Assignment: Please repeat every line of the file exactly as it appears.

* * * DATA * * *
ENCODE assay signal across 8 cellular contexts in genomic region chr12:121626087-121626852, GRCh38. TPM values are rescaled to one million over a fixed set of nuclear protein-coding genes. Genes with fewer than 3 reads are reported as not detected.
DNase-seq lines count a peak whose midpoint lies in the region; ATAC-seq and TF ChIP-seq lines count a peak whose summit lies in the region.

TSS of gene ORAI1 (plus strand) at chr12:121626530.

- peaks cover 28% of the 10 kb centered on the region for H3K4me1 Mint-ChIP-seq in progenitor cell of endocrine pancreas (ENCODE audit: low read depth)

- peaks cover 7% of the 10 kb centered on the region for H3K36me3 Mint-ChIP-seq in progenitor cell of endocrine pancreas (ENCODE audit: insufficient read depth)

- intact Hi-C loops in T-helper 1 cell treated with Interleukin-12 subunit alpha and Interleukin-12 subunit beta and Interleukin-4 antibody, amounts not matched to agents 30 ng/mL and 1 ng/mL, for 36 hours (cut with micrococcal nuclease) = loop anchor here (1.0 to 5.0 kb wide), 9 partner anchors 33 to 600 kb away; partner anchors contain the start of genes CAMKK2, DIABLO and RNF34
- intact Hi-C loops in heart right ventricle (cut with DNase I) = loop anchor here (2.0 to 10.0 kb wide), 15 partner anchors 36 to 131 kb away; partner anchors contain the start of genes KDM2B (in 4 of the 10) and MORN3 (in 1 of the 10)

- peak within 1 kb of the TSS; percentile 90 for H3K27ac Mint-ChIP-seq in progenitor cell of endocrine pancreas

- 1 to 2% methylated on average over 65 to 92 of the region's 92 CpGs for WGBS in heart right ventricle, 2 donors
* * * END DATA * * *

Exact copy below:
ENCODE assay signal across 8 cellular contexts in genomic region chr12:121626087-121626852, GRCh38. TPM values are rescaled to one million over a fixed set of nuclear protein-coding genes. Genes with fewer than 3 reads are reported as not detected.
DNase-seq lines count a peak whose midpoint lies in the region; ATAC-seq and TF ChIP-seq lines count a peak whose summit lies in the region.

TSS of gene ORAI1 (plus strand) at chr12:121626530.

- peaks cover 28% of the 10 kb centered on the region for H3K4me1 Mint-ChIP-seq in progenitor cell of endocrine pancreas (ENCODE audit: low read depth)

- peaks cover 7% of the 10 kb centered on the region for H3K36me3 Mint-ChIP-seq in progenitor cell of endocrine pancreas (ENCODE audit: insufficient read depth)

- intact Hi-C loops in T-helper 1 cell treated with Interleukin-12 subunit alpha and Interleukin-12 subunit beta and Interleukin-4 antibody, amounts not matched to agents 30 ng/mL and 1 ng/mL, for 36 hours (cut with micrococcal nuclease) = loop anchor here (1.0 to 5.0 kb wide), 9 partner anchors 33 to 600 kb away; partner anchors contain the start of genes CAMKK2, DIABLO and RNF34
- intact Hi-C loops in heart right ventricle (cut with DNase I) = loop anchor here (2.0 to 10.0 kb wide), 15 partner anchors 36 to 131 kb away; partner anchors contain the start of genes KDM2B (in 4 of the 10) and MORN3 (in 1 of the 10)

- peak within 1 kb of the TSS; percentile 90 for H3K27ac Mint-ChIP-seq in progenitor cell of endocrine pancreas

- 1 to 2% methylated on average over 65 to 92 of the region's 92 CpGs for WGBS in heart right ventricle, 2 donors